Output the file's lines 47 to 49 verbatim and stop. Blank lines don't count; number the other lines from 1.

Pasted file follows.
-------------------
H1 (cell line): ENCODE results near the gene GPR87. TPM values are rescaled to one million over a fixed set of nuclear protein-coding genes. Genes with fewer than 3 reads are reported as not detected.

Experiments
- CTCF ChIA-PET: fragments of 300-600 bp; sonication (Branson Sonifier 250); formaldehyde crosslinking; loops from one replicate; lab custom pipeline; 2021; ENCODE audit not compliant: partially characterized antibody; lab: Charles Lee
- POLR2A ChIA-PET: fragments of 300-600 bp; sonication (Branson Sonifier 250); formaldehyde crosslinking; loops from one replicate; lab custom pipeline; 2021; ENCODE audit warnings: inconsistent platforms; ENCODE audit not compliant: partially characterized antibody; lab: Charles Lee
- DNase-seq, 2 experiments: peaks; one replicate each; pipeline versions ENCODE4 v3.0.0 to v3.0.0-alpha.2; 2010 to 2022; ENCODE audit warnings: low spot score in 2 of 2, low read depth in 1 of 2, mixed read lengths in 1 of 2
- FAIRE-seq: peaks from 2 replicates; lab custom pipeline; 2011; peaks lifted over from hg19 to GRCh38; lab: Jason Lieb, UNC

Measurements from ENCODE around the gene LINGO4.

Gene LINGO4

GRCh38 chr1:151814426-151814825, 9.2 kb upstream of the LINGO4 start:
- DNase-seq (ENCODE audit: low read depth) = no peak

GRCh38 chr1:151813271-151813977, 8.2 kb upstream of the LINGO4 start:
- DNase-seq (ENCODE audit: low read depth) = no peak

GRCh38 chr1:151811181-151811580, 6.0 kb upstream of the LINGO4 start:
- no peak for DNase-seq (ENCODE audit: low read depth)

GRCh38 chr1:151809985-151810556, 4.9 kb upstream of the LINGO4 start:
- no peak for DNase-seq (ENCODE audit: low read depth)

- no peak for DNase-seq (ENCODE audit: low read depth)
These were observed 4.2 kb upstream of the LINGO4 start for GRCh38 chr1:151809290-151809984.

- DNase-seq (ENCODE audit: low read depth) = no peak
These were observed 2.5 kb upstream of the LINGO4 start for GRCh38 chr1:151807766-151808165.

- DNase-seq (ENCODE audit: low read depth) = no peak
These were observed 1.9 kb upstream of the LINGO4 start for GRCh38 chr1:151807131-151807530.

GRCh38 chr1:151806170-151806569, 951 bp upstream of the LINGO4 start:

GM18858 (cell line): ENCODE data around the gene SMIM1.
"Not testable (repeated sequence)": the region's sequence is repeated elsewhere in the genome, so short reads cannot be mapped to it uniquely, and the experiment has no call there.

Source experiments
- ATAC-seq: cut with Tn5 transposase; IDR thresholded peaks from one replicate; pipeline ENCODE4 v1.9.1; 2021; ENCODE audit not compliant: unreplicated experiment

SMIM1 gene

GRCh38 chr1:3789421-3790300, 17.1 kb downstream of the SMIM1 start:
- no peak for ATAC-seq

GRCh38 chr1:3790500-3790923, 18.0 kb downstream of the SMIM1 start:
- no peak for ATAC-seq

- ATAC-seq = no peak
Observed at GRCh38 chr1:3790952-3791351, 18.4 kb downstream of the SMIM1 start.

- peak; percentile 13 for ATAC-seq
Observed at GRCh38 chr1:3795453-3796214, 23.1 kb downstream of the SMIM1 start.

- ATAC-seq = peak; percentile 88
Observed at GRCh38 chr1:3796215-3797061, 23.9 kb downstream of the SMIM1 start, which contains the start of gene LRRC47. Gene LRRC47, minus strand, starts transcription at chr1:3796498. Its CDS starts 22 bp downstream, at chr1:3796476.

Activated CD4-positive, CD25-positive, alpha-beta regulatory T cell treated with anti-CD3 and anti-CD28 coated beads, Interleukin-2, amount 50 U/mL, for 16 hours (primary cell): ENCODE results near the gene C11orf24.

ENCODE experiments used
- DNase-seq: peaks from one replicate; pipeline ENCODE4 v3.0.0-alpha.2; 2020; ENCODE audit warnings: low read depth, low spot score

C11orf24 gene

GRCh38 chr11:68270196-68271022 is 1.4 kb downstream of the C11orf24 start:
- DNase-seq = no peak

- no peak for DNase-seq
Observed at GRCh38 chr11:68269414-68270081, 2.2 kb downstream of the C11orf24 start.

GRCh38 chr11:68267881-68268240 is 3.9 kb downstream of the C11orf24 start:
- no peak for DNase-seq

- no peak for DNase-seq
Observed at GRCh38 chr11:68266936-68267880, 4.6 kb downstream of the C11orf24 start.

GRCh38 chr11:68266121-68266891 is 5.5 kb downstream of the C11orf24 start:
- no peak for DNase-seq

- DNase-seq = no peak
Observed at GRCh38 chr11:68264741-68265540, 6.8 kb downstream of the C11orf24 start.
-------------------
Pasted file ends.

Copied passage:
GRCh38 chr11:68267881-68268240 is 3.9 kb downstream of the C11orf24 start:
- no peak for DNase-seq

- no peak for DNase-seq